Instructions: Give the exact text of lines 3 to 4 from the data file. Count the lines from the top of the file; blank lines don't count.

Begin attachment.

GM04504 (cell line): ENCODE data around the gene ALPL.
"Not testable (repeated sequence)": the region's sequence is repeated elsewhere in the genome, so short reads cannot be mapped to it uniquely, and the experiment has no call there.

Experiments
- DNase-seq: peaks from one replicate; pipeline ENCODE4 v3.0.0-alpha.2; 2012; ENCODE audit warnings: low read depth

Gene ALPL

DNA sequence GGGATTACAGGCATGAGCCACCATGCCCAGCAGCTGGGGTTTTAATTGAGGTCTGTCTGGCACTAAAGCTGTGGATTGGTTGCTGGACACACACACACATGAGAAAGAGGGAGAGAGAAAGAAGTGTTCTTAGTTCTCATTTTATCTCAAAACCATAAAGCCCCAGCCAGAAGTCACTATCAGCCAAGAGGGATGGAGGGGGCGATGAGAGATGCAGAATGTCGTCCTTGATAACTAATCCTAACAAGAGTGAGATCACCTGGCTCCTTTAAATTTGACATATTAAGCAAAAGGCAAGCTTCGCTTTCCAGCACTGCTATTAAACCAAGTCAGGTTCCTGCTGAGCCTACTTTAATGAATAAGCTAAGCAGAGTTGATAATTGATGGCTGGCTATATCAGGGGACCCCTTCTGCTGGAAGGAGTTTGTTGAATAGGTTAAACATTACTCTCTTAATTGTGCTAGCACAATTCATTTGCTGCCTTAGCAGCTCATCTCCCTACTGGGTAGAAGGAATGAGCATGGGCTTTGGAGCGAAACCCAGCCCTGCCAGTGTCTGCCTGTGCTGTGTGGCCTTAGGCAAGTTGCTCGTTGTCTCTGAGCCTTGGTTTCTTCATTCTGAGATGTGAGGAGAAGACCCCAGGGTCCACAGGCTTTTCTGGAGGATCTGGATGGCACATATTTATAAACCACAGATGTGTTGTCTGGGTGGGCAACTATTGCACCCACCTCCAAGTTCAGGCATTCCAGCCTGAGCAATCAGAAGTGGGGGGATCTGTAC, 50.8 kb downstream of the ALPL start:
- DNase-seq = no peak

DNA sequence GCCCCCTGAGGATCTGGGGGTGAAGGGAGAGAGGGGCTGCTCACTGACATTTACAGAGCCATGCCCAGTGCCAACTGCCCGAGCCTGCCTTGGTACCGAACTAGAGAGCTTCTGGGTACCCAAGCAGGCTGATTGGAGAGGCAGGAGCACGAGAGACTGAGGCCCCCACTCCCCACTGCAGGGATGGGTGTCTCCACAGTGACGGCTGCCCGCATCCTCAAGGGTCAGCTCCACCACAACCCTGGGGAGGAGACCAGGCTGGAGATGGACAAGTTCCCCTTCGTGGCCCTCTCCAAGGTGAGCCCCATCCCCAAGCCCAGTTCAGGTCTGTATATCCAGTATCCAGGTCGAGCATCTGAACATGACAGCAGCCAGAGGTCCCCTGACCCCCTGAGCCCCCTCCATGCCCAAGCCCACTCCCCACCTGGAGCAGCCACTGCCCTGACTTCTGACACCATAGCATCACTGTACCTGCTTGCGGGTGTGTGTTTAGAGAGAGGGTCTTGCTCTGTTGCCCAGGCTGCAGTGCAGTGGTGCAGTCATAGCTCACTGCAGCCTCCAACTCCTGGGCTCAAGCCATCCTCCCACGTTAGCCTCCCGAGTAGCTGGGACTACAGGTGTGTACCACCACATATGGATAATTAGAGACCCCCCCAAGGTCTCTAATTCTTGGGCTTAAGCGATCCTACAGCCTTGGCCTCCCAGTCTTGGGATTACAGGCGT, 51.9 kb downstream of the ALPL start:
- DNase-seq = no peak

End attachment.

Experiments
- DNase-seq: peaks from one replicate; pipeline ENCODE4 v3.0.0-alpha.2; 2012; ENCODE audit warnings: low read depth